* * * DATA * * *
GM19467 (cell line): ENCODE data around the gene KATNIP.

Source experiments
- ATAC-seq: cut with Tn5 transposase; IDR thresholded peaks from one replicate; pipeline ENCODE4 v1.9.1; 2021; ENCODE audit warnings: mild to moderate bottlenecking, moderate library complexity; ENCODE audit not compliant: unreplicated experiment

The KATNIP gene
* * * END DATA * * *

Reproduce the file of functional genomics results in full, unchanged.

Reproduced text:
GM19467 (cell line): ENCODE data around the gene KATNIP.

Source experiments
- ATAC-seq: cut with Tn5 transposase; IDR thresholded peaks from one replicate; pipeline ENCODE4 v1.9.1; 2021; ENCODE audit warnings: mild to moderate bottlenecking, moderate library complexity; ENCODE audit not compliant: unreplicated experiment

The KATNIP gene